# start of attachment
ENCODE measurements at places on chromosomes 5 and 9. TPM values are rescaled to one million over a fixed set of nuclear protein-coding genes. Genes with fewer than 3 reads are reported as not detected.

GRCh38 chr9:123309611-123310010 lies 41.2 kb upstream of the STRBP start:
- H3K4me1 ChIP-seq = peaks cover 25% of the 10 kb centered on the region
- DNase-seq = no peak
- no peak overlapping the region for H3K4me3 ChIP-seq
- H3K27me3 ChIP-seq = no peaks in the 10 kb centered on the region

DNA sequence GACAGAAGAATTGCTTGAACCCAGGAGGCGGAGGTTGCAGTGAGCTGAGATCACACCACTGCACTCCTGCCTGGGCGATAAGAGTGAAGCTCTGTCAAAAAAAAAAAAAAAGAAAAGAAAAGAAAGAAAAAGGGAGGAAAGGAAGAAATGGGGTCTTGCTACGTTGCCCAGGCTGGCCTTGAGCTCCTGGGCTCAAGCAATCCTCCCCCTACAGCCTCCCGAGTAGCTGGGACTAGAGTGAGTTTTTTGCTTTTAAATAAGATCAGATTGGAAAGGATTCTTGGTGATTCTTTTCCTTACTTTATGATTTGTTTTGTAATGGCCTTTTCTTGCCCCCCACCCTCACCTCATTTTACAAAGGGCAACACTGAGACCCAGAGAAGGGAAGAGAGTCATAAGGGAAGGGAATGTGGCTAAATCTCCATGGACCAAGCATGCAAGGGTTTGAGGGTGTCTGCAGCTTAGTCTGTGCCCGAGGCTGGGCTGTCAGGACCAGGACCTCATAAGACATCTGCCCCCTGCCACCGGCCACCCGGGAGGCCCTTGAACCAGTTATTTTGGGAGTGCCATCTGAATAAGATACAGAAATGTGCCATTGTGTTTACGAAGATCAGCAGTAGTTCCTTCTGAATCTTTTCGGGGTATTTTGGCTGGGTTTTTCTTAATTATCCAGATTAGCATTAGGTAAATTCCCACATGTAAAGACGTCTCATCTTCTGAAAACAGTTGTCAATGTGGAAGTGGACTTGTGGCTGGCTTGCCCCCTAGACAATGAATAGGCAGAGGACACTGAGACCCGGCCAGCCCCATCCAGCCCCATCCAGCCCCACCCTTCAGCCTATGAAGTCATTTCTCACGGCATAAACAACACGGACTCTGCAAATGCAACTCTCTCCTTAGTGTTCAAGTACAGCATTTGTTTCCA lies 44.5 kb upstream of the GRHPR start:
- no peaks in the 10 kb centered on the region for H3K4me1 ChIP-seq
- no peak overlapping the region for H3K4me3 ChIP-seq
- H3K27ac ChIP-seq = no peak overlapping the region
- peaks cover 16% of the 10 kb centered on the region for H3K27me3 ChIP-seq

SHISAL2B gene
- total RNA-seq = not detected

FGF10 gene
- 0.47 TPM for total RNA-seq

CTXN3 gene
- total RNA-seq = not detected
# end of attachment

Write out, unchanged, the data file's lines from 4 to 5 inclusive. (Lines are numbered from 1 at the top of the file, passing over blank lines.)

- DNase-seq = no peak
- no peak overlapping the region for H3K4me3 ChIP-seq